Posted by: sean | May 11, 2008

Niagara Falls

by John Barth

She paused amid the kitchen to drink a glass of water; at that instant, losing a grip of fifty years, the next-room-ceiling-plaster crashed. Or he merely say in an empty study, in March-day glare, listening to the universe rustle in his head, when suddenly the five-foot shelf let go. For ages the fault creeps secret through the rock; in a second, ledge and railings, tourists and turbines all thunder over Niagara. Which snowflake triggers the avalanche? A house explodes; a star. In your spouse, so apparently resigned, murder twitches like a fetus. At some trifling new assessment, all the colonies rebel.



  1. One time long ago not far from here the poet Simonides was gathered with his friends for dinner at a palace in the hills across this valley. Simonides stepped outside onto the terrace for a moment for a breath of air, and in that moment an earthquake shook the villa and brought it to the ground. All Simonides’ friends were crushed to death, their bodies mangled and torn apart, not even their own families could recognize them.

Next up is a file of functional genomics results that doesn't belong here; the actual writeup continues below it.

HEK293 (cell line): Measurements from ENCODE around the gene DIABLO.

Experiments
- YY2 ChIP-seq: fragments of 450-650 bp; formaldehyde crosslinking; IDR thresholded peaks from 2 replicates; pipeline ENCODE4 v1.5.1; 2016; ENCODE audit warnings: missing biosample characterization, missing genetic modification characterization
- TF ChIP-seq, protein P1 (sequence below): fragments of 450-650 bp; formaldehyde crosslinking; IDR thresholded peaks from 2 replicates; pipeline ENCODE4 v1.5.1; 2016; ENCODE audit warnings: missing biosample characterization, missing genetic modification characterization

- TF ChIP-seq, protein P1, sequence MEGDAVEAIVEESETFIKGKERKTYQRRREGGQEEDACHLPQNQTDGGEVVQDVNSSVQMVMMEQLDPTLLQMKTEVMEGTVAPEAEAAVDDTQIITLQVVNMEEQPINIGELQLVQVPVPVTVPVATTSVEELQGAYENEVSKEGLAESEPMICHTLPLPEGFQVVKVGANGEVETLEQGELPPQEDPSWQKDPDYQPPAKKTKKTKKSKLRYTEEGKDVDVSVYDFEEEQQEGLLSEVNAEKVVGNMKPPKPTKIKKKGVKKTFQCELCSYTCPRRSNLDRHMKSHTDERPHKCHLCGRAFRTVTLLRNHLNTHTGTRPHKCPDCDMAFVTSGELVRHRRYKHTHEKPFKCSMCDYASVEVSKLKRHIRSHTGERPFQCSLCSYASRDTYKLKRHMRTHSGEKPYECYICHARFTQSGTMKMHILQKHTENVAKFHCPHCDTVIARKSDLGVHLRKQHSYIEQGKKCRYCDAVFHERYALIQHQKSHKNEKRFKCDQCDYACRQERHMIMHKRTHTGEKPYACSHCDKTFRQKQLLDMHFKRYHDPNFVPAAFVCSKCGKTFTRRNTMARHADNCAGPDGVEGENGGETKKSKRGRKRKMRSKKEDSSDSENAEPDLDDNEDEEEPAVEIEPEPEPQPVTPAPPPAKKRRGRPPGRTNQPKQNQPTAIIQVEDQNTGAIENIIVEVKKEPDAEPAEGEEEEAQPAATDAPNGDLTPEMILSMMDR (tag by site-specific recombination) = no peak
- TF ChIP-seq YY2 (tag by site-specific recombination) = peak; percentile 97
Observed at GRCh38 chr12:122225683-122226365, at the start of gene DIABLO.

But Simonides could picture in his mind’s eye just where each one of his friends had been sitting, and as he recalled them one by one their bodies could be pulled out from the rubble and identified. And from this moment came the beginning of mankind’s desire to remember exactly how the world has been at one moment or another.

    And so Simonides instructed his friends how to build their own palaces of memory, how to build each room how to furnish these rooms with the faces and figures of their friends, events of their lives, their treasures, books, poems, each room given things of singular beauty or distinctive ugliness, to make them vivid unforgettable memories disfigured, faces splashed with paint or stained with blood each moment suspended in this geometry of memory, thought and feeling.

    –Agamemnon 2.0

  2. […] body, in submission, with its ardor and its secrets. “Which snowflake triggers the avalanche?” John Barth wondered. Fate is best measured by near-miss inches and subtle degrees. Tragedy is always eruptive. “A […]

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